It's hard to think of a more harrowing inspiration for a band than that of Sierra Leone's Refugee All Stars. The West African group met in a Guinean refugee camp after fleeing the brutal, decade-long civil war in their native Sierra Leone. But rather than lose hope, the members — who lost family, friends and limbs in the conflict — found a way to uplift their people through music.
They banded together in the camp and brought their infectious, reggae-tinged Afropop to fellow refugees in camps across the country as the Refugee All Stars. Since the war ended in 2002 and they were able to safely return home to record a debut album, their music and story have propelled them to international stardom, appearing on “The Oprah Winfrey Show” and garnering such notable fans as Paul McCartney and Keith Richards.
As part of the Levitt Pavilion Pasadena's Concert Summer Music Festival series, the band will give a free performance on Aug. 11. It's open to all ages, and the festival starts at 6 p.m., with music beginning at 8 p.m.
“When I was growing up, I always liked to express myself through music and singing,” explains the All Stars' thoughtful bandleader, Reuben Koroma, from a hotel room in Spain where the band is on tour. “Music is a way to express someone's mind. Music is good for so many things — to ease the hearts of people, especially people with problems and stress.”
Koroma says he never imagined that playing music would lead him to travel the world and perform with such renowned artists as Aerosmith and Michael Franti. “I was just doing that because it is part of my nature,” he says. “What I enjoy mostly is the pleasure of people — when I see people jump and dance it makes me very happy.”
The band was the subject of a moving, award-winning 2005 documentary, “Sierra Leone's Refugee All Stars,” which chronicled their earliest days in the Guinean refugee camp, and their difficult decision to return home after the bloody war. In it, Koroma explains, “The Sierra Leonean people needed a positive revolution. I took all the problems, the suffering of the people, and make a song of it.”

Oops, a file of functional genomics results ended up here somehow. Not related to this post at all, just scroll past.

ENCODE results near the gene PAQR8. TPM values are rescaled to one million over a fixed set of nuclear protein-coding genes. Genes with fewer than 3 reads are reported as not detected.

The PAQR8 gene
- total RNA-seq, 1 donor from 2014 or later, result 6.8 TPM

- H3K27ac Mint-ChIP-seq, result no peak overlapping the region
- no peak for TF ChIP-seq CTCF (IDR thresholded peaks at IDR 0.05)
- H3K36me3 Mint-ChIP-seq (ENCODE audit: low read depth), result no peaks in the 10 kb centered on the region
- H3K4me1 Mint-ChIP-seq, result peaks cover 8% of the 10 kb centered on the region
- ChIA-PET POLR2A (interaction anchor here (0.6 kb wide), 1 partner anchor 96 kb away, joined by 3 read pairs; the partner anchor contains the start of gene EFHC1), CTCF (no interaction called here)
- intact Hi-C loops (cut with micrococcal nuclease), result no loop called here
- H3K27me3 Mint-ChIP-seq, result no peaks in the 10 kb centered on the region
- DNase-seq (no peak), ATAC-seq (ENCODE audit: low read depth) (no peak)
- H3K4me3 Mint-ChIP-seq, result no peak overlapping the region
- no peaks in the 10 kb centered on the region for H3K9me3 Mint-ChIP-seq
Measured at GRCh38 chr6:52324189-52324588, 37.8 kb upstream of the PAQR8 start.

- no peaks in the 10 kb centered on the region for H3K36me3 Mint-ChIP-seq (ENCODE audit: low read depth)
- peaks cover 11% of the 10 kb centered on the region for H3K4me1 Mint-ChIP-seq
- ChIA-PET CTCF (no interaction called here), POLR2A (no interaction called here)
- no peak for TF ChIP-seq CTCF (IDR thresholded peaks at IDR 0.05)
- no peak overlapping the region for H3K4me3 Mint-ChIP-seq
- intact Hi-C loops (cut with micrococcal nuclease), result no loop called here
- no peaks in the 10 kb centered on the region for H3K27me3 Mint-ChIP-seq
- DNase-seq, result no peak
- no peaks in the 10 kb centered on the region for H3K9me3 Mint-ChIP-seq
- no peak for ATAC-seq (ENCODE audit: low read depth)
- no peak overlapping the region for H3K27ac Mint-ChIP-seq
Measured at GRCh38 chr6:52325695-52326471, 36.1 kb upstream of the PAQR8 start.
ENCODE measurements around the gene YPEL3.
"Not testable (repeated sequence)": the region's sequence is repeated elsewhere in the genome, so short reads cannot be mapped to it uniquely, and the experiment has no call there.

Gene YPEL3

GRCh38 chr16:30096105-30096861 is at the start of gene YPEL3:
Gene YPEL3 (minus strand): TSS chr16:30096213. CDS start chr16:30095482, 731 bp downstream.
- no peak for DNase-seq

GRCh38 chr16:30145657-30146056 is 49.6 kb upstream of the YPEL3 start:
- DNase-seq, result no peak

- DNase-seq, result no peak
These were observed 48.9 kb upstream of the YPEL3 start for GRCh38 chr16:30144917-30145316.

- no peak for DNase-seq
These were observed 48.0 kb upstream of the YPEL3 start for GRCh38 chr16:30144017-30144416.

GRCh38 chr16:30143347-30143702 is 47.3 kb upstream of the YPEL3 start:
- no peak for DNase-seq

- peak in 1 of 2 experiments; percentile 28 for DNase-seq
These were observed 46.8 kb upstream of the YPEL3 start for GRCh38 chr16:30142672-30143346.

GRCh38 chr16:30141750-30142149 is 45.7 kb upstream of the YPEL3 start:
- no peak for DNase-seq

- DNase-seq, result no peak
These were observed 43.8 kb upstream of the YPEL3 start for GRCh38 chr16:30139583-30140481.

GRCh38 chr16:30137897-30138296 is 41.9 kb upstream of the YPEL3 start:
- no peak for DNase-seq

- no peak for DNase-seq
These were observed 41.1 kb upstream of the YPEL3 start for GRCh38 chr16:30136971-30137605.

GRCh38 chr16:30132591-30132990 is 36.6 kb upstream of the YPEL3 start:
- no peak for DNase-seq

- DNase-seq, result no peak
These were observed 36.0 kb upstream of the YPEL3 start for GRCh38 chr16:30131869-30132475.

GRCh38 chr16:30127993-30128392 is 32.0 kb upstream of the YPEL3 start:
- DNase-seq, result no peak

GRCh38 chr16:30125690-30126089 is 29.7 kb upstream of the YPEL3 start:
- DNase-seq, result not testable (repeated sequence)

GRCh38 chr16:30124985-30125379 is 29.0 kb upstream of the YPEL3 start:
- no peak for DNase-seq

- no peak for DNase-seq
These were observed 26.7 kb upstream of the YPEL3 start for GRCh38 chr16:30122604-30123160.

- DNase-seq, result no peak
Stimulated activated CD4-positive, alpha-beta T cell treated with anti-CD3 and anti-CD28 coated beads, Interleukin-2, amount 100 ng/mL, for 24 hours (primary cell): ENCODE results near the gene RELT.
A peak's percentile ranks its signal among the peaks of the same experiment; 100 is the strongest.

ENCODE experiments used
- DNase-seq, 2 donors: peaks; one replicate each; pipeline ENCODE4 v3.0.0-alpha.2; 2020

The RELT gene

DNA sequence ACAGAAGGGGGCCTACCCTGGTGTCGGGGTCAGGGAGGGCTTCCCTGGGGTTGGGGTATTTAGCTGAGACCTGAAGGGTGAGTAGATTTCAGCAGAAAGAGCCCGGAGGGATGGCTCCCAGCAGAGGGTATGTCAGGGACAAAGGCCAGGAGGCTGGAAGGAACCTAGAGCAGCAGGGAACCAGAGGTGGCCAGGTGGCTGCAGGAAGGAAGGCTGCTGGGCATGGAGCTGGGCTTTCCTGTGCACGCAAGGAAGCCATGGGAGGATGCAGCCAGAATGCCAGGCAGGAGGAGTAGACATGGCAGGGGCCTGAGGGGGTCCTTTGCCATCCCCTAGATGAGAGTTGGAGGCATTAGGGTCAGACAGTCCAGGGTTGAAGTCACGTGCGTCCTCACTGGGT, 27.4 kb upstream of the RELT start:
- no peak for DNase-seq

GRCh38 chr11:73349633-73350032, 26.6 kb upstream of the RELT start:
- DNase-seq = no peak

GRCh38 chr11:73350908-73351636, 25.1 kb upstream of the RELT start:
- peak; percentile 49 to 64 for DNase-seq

This song was the band's first single, “Living Like A Refugee,” from the album of the same name, which details many of the hardships of being displaced from one's home and country because of war.
While dealing with these weighty issues, the band's bright guitars, rhythmic drums and joyful hollers punctuate most of the songs, which sound more like a celebration of life than a lament on death and hardship.
The band recently released its third studio album, “Radio Salone,” which is a tribute to the important role radio plays in bringing music, news and inspiration to the people of Sierra Leone. “In Creole, ‘radio Salone' means ‘radio Sierra Leone,' Koroma explains.
“Back in our country, people cannot afford to buy DVDs, CD players or tape recorders. For these people, music is on the radio. So radio has been a powerful source of our inspiration,” he said.
Radio Salone was produced by Victor Axelrod, best known for his work with Sharon Jones and the Dap-Kings, Amy Winehouse and Antibalas. The result is a crisp, polished record that incorporates a variety of West African sounds, reggae, American soul and tribal chants, and addresses themes of hardship and hope in six languages.
What's more, the band is donating proceeds from the sales of the record and accompanying videos to help people in their country and others in need. It recently teamed up with the World Food Program USA to bring attention to the issue of global hunger, and donated a portion of their album proceeds to Schools for Salone, an organization that rebuilds Sierra Leone schools destroyed by the war.
Koroma says band members are looking forward to returning to the Golden State. “This is our first time playing in Pasadena,” Koroma says. “But California is a state we like to play. Frankly, most of the discoverers, like filmmakers, come from California. In L.A. we received our greatest award at a film festival organized by the American Film Institute (for Best Documentary). Anything to do with California makes me happy.”
Now that the war has ended and things are stabilizing in Sierra Leone, the band has returned to the country's capital, Freetown, and is working to help rebuild the country.
“We come out of our country (to tour) once or twice a year,” says Koroma. “Things in Sierra Leone are calm. I think it's stabilized. Construction is going on, electricity is in the making. Sierra Leone is really developing,” he says proudly, adding, “Come one day and enjoy the beautiful sunshine!”
LAURA FERREIRO is a Los Angeles music journalist and a previous contributor to Marquee.
What: Sierra Leone's Refugee All Stars
Where: Levitt Pavilion, Memorial Park, Pasadena
When: Aug. 11, 7 p.m.
More info: (626) 683-3230; www.levittpavilionpasadena.org.Copyright © 2015, The Baltimore Sun